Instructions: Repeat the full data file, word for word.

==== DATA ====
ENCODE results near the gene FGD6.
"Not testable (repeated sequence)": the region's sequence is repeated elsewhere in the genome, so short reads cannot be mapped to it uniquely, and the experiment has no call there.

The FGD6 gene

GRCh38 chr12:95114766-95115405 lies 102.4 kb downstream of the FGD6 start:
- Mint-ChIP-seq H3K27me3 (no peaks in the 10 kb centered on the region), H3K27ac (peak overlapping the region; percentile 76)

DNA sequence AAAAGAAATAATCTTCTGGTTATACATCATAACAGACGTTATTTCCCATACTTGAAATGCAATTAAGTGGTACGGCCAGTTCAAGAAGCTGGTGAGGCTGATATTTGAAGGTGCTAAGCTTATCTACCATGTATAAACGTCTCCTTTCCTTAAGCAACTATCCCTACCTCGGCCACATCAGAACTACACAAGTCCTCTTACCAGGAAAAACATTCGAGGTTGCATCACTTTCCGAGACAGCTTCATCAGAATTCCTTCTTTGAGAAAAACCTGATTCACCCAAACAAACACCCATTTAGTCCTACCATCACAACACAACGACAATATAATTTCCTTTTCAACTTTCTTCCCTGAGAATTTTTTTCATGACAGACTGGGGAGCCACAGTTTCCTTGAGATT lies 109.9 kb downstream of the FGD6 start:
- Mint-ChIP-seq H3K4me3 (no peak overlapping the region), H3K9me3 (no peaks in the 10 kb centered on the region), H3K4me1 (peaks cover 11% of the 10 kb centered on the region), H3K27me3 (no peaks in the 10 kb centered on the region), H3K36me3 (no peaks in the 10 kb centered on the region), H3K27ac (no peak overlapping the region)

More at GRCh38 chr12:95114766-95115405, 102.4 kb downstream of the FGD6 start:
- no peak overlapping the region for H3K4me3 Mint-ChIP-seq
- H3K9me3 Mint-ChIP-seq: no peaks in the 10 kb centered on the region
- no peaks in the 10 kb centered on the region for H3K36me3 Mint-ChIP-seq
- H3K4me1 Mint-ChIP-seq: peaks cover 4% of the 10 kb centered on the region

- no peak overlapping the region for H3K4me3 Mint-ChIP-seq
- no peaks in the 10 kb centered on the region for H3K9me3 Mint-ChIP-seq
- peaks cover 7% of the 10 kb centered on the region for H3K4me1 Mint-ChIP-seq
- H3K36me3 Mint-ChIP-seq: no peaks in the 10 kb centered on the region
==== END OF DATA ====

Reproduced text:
ENCODE results near the gene FGD6.
"Not testable (repeated sequence)": the region's sequence is repeated elsewhere in the genome, so short reads cannot be mapped to it uniquely, and the experiment has no call there.

The FGD6 gene

GRCh38 chr12:95114766-95115405 lies 102.4 kb downstream of the FGD6 start:
- Mint-ChIP-seq H3K27me3 (no peaks in the 10 kb centered on the region), H3K27ac (peak overlapping the region; percentile 76)

DNA sequence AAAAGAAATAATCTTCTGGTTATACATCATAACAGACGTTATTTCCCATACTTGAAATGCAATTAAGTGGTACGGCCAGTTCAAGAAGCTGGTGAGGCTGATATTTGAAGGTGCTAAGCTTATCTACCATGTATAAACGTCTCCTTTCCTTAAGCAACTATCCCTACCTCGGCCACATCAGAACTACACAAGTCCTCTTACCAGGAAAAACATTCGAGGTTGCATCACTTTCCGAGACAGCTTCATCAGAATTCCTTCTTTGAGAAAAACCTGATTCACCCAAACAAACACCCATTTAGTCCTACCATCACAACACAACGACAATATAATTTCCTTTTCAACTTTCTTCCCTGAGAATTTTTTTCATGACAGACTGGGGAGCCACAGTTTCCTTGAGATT lies 109.9 kb downstream of the FGD6 start:
- Mint-ChIP-seq H3K4me3 (no peak overlapping the region), H3K9me3 (no peaks in the 10 kb centered on the region), H3K4me1 (peaks cover 11% of the 10 kb centered on the region), H3K27me3 (no peaks in the 10 kb centered on the region), H3K36me3 (no peaks in the 10 kb centered on the region), H3K27ac (no peak overlapping the region)

More at GRCh38 chr12:95114766-95115405, 102.4 kb downstream of the FGD6 start:
- no peak overlapping the region for H3K4me3 Mint-ChIP-seq
- H3K9me3 Mint-ChIP-seq: no peaks in the 10 kb centered on the region
- no peaks in the 10 kb centered on the region for H3K36me3 Mint-ChIP-seq
- H3K4me1 Mint-ChIP-seq: peaks cover 4% of the 10 kb centered on the region

- no peak overlapping the region for H3K4me3 Mint-ChIP-seq
- no peaks in the 10 kb centered on the region for H3K9me3 Mint-ChIP-seq
- peaks cover 7% of the 10 kb centered on the region for H3K4me1 Mint-ChIP-seq
- H3K36me3 Mint-ChIP-seq: no peaks in the 10 kb centered on the region